Researchers in Australia claim to have made a major breakthrough in glare research, showing how an innovative form of gene therapy can be used to treat the degenerative disease,media New Atlas reported. The technology has been shown to be effective in repairing and protecting damaged optic nerves with unprecedented results, providing hope for addressing irreversible forms of vision loss affecting millions of people around the world.
As the main cause of irreversible blindness in the United States, glare occurs because the nerves connecting the brain and eyes undergo sustained damage, usually due to excessive eye pressure, resulting in the interruption of visual information relay. This type of optic nerve cell damage is irredeveable, although further damage can be avoided through various treatments.
At the heart of the new study is a protein called protrudin and the gene responsible for producing it. Protrudin usually has low levels in non-regenerative neurons, and a team of researchers from the Australian Centre for Ophthalmology and the University of Melbourne set out to see if they could be motivated.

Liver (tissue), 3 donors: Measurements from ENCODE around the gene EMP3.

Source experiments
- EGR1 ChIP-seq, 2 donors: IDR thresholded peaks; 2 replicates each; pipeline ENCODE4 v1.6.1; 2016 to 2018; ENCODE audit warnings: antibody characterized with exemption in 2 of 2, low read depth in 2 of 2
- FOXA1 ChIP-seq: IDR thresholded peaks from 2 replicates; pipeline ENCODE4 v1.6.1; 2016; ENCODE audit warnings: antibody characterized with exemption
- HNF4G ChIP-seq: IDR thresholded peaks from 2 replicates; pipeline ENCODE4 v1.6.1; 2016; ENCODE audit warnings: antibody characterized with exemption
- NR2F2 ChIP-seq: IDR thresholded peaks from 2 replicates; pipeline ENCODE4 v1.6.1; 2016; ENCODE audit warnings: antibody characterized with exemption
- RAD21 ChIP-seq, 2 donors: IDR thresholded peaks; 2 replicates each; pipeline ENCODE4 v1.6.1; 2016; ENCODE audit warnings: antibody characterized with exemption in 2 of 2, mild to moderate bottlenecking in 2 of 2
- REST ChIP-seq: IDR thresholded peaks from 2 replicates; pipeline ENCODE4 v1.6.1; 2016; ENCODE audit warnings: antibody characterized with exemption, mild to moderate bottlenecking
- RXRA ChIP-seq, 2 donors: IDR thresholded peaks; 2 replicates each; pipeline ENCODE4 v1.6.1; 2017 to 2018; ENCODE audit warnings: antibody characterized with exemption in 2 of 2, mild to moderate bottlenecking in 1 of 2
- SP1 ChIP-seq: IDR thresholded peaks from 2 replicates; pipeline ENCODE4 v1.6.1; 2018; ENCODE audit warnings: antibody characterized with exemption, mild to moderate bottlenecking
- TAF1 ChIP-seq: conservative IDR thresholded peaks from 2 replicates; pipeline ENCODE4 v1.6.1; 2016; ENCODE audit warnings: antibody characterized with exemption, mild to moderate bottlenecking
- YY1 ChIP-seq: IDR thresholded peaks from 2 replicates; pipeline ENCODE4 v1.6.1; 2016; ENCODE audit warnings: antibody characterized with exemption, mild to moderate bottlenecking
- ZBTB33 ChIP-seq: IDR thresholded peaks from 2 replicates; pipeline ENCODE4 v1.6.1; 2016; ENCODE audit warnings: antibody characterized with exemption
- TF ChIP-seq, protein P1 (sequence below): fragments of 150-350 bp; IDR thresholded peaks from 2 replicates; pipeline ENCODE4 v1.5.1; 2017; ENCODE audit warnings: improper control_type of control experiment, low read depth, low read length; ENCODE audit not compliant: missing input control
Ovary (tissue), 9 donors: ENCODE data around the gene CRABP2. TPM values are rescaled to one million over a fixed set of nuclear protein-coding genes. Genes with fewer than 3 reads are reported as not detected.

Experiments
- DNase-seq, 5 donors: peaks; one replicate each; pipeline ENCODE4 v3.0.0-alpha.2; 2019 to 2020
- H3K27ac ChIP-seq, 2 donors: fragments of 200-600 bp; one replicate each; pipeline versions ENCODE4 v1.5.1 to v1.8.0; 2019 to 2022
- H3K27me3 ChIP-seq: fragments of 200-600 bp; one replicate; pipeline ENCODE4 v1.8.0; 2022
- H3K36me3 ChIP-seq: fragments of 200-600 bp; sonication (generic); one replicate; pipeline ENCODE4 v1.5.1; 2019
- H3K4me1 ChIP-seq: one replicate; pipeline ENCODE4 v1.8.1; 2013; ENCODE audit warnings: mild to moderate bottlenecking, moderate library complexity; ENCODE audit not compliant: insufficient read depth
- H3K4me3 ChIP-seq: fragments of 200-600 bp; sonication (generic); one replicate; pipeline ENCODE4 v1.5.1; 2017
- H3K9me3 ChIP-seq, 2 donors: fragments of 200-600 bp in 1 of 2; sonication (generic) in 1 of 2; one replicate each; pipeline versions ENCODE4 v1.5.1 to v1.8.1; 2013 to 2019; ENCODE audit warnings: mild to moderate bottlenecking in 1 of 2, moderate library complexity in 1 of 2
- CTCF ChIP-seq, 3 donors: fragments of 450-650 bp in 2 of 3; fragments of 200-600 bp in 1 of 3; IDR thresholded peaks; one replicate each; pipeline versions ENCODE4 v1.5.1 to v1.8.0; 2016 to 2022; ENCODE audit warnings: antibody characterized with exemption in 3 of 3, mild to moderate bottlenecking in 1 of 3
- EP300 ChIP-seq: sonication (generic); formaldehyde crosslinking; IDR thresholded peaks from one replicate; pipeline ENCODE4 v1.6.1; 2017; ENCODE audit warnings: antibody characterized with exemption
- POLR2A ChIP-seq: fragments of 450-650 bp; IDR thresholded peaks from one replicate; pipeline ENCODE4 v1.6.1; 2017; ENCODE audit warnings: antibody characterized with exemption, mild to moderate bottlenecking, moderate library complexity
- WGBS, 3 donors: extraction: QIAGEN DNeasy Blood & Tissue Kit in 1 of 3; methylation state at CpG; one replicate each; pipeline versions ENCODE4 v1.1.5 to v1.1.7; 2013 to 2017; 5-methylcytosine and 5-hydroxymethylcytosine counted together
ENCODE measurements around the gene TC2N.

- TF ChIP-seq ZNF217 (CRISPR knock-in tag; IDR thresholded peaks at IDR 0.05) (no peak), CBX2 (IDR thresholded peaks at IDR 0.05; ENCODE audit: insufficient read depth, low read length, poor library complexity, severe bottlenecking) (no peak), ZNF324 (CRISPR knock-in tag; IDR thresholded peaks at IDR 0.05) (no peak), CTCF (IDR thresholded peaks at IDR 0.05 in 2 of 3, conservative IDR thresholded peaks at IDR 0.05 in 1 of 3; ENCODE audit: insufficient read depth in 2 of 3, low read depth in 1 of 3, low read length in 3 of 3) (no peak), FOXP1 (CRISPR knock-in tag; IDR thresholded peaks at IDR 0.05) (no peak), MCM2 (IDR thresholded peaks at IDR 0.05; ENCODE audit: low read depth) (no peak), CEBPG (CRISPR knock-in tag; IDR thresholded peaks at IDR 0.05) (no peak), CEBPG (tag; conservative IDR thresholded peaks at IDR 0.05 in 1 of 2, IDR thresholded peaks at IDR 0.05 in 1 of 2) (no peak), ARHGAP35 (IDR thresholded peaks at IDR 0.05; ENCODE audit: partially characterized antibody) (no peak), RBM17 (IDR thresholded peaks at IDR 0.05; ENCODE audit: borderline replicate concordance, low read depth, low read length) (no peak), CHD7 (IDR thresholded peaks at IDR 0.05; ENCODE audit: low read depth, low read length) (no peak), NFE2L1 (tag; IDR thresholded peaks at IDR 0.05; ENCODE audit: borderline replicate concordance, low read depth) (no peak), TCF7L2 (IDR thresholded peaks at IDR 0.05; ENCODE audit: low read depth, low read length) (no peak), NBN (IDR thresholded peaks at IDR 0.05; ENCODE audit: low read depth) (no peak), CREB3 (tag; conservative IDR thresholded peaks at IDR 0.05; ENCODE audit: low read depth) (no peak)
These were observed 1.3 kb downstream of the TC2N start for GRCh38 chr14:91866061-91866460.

The experiments were conducted in laboratory cultures, where brain cells grow and are damaged by lasers. A gene was then added, which successfully raised the level of protrudin in the cells, which in turn improved their ability to repair and regenerate.
In tests on the eyes and optic nerve cells, the researchers found that the technique regenerates significantly weeks after injury. In one experiment, nerve cells from the mouse retina grew in cell culture, often leading to large-scale cell death, and the technique was designed to provide them with almost complete protection.
“What we’re seeing is the strongest regeneration of any technology we’ve ever used before,” says Professor Keith Martin of the Australian Eye Research Centre. “In the past, it seemed impossible to regenerate the optic nerve, but this study shows the potential of gene therapy in this area.”
The team plans to conduct further research to explore how the technology can be used to protect and regenerate human retinal cells, and possibly even restore vision.
The study was published in the journal Nature Communications.